Banking and Finance Law Daily Senate Committee holds hearing on FCRA and data security
Thursday, July 12, 2018

Senate Committee holds hearing on FCRA and data security

By Nicole D. Prysby, J.D.

On July 12, 2018, the Senate Committee on Banking, Housing and Urban Affairs held a hearing to discuss the Fair Credit Reporting Act (FCRA), credit bureaus, and related issues, including data security.

According to Committee Chairman Mike Crapo (R-Idaho), the hearing seeks to explore "the scope of the Fair Credit Reporting Act and other relevant laws and regulations as they pertain to credit bureaus; the extent to which the Bureau of Consumer Financial Protection and the FTC, whom the two witnesses represent, oversee credit bureau data security and accuracy; the current state of data security, data accuracy, data breach policy, and dispute resolution processes at the credit bureaus; and what, if any, improvements could be made." Ranking Member Sherrod Brown (D-Ohio) added that due to the critical nature of financial privacy and the role that it can play in Americans’ lives, he hopes that the "Committee will not only listen to the advice we get today, but will also take action to give people control over what should be their personal information."

The Committee heard testimony from Peggy Twohig, Assistant Director for Supervision Policy at the Consumer Financial Protection Bureau. Ms. Twohig provided an overview of the credit reporting system, noting that over 200 million Americans have credit files and stating that the FCRA helps ensure that the records are accurate for the benefit of consumers and businesses. She discussed the Bureau’s enforcement and supervisory authority over credit reporting agencies (CRAs) and other entities, pursuant to the FCRA and Title X of the Dodd-Frank Act, and noted that in its supervisory and enforcement work, the Bureau has focused on credit reporting accuracy and dispute handling by CRAs. Recent efforts have included: directing CRAs to improve oversight of incoming data and third-party public records service providers; institution of quality control programs; adherence to an independent obligation to reinvestigate consumer disputes; and improved communication with consumers regarding dispute results.

Ms. Twohig discussed the Bureau’s attention to data security issues, which increased following the Equifax breach. The Bureau conducts data security reviews to determine whether a nonbank’s practices violate federal consumer financial law. It also obtains information about the entities’ compliance management systems and detects and assesses risks of potential data security lapses. Finally, the Bureau’s website provides information to consumers with steps they can take to protect their personal information.

The Committee also heard testimony from Maneesha Mithal, the Associate Director for the Division of Privacy and Identity Protection at the Federal Trade Commission. Ms. Mithal discussed the FTC’s role in implementation and enforcement of the FCRA and the obligations imposed on CRAs by the FCRA. She also discussed credit report accuracy. A 2012 report found that 25 percent of consumers identified errors on their credit reports. Since that time, improvements have been made; a 2015 national settlement between credit bureaus and over 30 state attorneys general contained a number of provisions designed to improve the accuracy of credit reports and is in the final stages of implementation. The FTC continues to focus on FCRA enforcement as a top priority and has settled a number of cases against data furnishers and background-screening CRAs that failed to maintain adequate procedures for reporting accurate credit information.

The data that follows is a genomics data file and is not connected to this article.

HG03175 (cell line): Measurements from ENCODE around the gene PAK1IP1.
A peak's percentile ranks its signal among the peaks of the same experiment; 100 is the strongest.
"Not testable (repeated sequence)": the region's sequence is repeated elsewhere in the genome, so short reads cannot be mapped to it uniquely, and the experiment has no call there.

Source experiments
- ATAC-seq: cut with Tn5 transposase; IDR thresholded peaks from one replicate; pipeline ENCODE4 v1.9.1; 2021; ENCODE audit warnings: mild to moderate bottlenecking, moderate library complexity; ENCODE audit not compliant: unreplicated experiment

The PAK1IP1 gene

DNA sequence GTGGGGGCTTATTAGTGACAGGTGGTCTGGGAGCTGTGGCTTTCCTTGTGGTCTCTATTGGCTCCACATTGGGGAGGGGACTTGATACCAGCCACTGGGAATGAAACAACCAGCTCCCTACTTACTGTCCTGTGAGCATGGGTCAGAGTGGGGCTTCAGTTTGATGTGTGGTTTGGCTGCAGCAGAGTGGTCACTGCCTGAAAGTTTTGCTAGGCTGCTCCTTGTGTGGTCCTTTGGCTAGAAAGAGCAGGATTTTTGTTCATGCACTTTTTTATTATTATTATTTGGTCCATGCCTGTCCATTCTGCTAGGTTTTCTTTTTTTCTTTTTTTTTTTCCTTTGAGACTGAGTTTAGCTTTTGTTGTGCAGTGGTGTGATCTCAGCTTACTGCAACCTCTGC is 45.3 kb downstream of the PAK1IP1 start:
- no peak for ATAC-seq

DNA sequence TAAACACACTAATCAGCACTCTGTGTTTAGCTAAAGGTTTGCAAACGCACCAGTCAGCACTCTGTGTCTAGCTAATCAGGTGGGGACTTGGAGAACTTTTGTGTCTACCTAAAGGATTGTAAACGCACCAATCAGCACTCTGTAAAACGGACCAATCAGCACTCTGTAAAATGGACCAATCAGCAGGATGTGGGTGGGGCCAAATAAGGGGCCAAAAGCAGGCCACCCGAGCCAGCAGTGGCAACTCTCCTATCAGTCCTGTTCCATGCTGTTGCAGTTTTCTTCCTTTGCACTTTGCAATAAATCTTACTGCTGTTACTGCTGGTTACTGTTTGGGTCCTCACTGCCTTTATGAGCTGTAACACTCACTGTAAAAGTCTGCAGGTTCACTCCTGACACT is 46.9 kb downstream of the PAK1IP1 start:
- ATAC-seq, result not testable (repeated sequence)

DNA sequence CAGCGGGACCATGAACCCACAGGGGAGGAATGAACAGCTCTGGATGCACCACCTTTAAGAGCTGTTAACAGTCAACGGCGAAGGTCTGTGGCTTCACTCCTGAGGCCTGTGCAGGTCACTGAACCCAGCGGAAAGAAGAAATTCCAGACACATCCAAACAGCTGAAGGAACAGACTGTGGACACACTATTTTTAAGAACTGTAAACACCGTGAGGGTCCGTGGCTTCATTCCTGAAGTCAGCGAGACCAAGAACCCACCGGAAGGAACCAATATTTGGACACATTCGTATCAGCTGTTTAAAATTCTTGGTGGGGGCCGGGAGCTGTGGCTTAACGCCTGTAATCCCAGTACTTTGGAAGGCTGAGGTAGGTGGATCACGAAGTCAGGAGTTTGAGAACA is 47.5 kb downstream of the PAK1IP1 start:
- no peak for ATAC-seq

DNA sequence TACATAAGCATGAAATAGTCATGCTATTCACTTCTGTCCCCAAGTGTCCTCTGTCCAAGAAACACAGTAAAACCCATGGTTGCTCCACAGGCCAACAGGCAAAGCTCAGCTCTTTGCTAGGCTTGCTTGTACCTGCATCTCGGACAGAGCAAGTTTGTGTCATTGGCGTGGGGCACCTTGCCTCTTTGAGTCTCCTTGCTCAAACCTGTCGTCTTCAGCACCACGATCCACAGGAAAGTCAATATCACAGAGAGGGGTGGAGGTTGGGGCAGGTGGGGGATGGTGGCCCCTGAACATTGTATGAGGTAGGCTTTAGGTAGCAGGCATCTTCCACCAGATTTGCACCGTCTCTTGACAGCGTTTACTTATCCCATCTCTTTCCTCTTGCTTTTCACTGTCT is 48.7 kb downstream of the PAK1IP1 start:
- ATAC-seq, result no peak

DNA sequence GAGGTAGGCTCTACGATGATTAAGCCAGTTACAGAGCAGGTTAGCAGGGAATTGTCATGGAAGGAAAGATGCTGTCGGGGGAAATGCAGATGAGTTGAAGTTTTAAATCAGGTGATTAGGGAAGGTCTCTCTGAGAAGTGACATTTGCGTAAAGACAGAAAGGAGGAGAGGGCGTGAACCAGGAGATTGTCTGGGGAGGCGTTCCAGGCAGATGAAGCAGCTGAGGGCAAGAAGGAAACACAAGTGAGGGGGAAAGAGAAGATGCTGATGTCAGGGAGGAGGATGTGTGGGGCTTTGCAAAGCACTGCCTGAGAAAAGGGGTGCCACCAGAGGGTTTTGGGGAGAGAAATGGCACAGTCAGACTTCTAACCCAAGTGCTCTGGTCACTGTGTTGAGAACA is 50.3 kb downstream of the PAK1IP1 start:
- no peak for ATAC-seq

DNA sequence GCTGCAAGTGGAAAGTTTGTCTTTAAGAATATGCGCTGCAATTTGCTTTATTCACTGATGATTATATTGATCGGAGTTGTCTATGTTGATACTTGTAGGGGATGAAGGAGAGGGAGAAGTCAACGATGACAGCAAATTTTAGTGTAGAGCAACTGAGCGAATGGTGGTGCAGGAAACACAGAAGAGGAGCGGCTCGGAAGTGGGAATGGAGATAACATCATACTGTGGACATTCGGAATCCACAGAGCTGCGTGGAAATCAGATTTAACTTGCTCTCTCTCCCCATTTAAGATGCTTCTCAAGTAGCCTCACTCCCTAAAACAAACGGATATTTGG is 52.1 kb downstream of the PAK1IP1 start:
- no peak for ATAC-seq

With respect to data security, Ms. Mithal noted that the FTC is the primary data security regulator and enforces data security through Section 5 of the FTC Act, the Children’s Online Privacy Protection Act, and the Gramm-Leach-Bliley Act. The FTC has brought more than 60 law enforcement actions against companies that allegedly engaged in unreasonable data security practices, including actions against CRAs. For example, the FTC brought actions against a CRA for selling consumer reports to identity thieves who did not have a permissible purpose to obtain the information, and has brought actions against companies for failing to dispose of consumer report information securely. The FTC also provides guidance for businesses on data security practices, data breaches, and emerging threats, as well as guidance for consumers and policy initiatives to enhance data security.

Industry and consumer groups responded to the hearing. The Credit Union National Association (CUNA) expressed thanks for the hearing and provided suggestions for improving the FCRA. CUNA suggested that there should be caps on recovery in class action lawsuits under the FCRA and that the FCRA guidance and regulations should provide more clarity as to communications with consumers regarding information tangential to the credit report and the credit score impact of paying off debt. In addition, opt-out notice requirements should be streamlined and the tangential information that may be provided to a consumer in situations involving an approval for credit should be clarified.

Consumers Union also published a response to the hearing, advocating for more robust data security protections. The group argued for stronger incentives for CRAs to protect data and penalties for failure to do so, and for a default credit freeze bill under which consumers would opt-in to share their data in order to open a credit account. Consumers Union also expressed support for legislation holding credit bureaus and creditors to more extensive accuracy requirements.

Companies: Consumers Union; Credit Union National Association; Equifax

MainStory: TopStory CFPB CyberPrivacyFeed FairCreditReporting IdentityTheft OversightInvestigations Privacy

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